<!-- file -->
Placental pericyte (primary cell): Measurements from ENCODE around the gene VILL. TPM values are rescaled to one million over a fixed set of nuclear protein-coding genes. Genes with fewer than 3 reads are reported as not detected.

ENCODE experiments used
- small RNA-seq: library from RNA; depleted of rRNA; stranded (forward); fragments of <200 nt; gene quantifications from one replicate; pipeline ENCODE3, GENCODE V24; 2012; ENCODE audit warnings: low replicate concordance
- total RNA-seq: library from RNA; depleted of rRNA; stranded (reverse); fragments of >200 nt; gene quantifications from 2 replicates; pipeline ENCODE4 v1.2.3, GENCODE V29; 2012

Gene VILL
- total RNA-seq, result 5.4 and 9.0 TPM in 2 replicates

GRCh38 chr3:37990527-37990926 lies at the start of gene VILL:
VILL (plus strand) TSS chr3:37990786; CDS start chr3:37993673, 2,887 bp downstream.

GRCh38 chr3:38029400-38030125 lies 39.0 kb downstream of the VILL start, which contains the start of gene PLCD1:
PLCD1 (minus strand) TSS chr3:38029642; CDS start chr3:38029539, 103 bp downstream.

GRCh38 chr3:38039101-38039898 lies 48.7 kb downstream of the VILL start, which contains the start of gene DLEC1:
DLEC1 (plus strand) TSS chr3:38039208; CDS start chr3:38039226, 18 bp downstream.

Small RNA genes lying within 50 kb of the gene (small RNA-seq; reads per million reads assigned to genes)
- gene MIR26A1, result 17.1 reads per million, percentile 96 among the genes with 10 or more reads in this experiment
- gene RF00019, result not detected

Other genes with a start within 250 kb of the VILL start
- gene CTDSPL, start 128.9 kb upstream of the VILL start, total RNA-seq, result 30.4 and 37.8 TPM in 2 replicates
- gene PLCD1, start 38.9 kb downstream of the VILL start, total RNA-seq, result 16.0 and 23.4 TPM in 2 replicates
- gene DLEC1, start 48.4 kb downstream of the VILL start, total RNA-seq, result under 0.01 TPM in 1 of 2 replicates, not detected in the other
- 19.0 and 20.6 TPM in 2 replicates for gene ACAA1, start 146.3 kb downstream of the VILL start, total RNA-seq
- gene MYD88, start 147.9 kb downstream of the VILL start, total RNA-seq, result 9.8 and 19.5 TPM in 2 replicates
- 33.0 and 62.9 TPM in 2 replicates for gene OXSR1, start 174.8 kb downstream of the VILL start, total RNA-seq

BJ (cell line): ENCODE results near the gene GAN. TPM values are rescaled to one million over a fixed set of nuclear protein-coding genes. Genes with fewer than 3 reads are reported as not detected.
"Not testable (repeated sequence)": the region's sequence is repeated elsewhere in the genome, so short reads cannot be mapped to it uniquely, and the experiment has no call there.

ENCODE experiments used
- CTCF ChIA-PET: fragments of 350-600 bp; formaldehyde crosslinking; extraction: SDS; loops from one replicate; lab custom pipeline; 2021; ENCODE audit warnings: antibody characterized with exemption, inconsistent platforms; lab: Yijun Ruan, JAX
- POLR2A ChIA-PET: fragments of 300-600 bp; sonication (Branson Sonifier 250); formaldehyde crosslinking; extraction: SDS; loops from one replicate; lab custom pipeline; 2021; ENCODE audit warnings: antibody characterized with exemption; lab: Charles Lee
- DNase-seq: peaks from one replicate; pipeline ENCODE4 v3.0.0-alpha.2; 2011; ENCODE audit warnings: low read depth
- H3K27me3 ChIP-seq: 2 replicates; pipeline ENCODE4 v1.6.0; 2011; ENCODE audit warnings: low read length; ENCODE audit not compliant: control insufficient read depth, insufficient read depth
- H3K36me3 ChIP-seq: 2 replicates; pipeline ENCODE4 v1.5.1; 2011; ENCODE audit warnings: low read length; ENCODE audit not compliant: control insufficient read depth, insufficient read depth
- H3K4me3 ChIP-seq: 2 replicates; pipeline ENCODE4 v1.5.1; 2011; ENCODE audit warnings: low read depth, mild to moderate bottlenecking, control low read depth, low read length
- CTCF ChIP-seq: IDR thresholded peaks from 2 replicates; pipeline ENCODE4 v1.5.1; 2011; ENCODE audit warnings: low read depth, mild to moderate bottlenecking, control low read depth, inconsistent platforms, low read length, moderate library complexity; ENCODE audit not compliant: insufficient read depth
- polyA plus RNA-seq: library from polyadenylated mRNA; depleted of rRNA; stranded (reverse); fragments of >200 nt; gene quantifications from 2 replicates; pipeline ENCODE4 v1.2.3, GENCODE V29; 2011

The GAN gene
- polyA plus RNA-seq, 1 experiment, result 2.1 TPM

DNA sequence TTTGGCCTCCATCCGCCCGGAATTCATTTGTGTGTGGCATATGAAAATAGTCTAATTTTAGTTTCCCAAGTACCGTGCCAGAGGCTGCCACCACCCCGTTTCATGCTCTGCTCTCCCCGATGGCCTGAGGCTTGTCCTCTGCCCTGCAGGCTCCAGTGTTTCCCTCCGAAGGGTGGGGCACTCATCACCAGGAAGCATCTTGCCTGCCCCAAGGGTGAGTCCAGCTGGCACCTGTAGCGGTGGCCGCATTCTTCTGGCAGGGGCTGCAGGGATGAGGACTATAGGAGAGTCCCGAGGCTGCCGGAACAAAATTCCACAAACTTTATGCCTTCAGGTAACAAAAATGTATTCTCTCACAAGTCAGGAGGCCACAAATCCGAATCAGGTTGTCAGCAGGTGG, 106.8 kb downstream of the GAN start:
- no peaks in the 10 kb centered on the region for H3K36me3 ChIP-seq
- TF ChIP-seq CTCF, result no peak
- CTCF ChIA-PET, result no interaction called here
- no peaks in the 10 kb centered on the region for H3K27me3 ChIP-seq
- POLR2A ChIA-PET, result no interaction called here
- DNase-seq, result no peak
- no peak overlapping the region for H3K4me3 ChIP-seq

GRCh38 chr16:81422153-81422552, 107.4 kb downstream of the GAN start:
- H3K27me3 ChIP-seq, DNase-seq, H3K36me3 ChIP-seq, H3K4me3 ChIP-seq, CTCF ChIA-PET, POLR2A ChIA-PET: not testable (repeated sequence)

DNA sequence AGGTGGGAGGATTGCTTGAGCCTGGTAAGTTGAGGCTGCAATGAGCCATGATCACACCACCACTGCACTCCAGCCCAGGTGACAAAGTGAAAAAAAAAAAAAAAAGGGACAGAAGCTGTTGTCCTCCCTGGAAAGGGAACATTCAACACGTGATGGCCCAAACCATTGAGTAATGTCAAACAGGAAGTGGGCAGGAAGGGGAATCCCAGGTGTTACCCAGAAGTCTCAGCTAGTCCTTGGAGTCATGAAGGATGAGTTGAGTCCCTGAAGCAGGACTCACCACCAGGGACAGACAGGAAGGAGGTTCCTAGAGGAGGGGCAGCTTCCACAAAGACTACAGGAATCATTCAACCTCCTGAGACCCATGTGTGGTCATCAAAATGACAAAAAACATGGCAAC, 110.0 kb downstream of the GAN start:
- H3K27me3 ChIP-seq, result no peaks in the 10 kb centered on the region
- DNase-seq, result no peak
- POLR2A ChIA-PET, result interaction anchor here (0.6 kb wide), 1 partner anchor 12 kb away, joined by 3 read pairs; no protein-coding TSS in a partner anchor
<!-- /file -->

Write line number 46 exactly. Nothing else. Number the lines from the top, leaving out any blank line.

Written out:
DNA sequence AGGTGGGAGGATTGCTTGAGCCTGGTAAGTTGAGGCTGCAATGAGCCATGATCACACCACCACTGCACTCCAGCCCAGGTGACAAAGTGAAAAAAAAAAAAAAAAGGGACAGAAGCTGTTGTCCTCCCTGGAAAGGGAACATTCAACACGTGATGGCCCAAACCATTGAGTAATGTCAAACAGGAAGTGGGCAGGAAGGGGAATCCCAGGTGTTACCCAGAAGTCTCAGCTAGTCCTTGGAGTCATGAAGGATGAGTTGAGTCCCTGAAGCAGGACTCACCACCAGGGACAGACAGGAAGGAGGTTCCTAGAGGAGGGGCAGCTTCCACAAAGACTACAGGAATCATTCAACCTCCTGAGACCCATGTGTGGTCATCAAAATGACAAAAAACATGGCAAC, 110.0 kb downstream of the GAN start: